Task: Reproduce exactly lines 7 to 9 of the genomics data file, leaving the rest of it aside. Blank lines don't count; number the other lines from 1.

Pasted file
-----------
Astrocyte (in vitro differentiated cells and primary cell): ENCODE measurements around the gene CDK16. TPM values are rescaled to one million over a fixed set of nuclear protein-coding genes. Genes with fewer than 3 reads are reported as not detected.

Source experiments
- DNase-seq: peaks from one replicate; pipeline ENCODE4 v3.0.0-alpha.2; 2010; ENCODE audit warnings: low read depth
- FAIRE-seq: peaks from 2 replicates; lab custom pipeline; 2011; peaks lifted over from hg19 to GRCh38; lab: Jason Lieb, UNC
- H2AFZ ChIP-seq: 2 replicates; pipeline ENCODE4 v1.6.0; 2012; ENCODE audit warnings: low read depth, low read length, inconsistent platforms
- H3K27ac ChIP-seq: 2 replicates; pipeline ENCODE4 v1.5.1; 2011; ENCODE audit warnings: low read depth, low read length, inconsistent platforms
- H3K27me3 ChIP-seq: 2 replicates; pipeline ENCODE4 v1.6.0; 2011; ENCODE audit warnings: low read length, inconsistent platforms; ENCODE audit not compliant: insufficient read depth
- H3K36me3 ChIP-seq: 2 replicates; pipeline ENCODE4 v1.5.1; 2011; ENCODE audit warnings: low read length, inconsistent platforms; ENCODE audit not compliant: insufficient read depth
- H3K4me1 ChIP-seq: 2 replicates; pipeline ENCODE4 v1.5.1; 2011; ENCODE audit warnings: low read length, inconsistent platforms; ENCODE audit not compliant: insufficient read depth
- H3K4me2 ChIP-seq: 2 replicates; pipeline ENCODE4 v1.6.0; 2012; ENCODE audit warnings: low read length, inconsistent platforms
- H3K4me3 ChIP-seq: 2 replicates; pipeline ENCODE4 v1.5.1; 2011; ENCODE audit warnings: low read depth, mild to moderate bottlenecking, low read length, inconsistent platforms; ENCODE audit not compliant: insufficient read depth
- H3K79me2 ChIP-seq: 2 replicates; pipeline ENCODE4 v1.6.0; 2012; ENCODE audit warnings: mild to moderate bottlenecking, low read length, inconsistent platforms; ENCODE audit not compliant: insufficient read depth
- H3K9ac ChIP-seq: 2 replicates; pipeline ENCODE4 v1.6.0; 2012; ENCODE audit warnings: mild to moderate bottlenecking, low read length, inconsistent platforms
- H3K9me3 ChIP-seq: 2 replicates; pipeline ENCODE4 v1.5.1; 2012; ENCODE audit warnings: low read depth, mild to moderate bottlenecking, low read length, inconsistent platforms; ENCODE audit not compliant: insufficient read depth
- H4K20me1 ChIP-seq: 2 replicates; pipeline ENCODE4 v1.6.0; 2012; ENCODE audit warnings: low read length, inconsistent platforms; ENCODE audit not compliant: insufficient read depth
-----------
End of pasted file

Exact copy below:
- H3K27me3 ChIP-seq: 2 replicates; pipeline ENCODE4 v1.6.0; 2011; ENCODE audit warnings: low read length, inconsistent platforms; ENCODE audit not compliant: insufficient read depth
- H3K36me3 ChIP-seq: 2 replicates; pipeline ENCODE4 v1.5.1; 2011; ENCODE audit warnings: low read length, inconsistent platforms; ENCODE audit not compliant: insufficient read depth
- H3K4me1 ChIP-seq: 2 replicates; pipeline ENCODE4 v1.5.1; 2011; ENCODE audit warnings: low read length, inconsistent platforms; ENCODE audit not compliant: insufficient read depth